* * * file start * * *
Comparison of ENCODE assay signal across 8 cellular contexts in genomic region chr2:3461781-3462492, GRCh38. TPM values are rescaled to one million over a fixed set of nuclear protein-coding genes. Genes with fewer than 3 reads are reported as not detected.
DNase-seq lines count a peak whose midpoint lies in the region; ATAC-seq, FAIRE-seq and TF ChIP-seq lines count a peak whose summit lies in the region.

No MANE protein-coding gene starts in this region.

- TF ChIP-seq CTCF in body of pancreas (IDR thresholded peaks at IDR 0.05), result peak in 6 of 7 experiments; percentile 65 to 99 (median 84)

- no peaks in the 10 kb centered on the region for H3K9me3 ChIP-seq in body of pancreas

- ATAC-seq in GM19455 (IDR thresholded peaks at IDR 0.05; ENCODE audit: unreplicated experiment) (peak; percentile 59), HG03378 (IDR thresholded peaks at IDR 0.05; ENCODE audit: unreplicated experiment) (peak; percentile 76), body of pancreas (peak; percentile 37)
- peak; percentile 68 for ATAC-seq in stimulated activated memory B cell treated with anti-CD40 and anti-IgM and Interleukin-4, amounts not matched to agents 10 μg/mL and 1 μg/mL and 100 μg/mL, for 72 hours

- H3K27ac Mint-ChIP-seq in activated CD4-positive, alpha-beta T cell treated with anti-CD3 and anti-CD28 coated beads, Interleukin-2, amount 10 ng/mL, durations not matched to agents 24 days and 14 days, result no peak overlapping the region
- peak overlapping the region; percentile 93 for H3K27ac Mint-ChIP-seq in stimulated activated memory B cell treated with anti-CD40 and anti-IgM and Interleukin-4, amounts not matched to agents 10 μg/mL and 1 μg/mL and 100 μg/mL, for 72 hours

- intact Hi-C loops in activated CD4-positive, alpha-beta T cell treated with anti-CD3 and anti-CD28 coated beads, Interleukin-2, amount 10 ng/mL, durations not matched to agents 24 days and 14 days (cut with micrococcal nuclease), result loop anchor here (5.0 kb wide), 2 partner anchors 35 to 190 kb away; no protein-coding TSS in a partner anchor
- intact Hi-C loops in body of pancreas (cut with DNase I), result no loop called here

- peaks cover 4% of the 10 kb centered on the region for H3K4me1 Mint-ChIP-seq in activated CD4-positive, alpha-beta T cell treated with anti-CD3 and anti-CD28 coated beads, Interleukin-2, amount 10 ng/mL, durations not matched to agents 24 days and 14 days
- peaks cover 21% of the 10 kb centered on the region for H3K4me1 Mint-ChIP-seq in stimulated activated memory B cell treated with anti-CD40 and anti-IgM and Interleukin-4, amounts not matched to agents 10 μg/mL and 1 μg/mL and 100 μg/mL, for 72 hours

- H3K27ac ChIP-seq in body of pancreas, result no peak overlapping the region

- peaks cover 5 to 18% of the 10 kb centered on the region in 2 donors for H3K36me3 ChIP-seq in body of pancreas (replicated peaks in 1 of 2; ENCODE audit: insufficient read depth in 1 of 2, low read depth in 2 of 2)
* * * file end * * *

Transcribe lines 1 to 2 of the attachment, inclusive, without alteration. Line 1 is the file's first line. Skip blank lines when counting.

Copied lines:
Comparison of ENCODE assay signal across 8 cellular contexts in genomic region chr2:3461781-3462492, GRCh38. TPM values are rescaled to one million over a fixed set of nuclear protein-coding genes. Genes with fewer than 3 reads are reported as not detected.
DNase-seq lines count a peak whose midpoint lies in the region; ATAC-seq, FAIRE-seq and TF ChIP-seq lines count a peak whose summit lies in the region.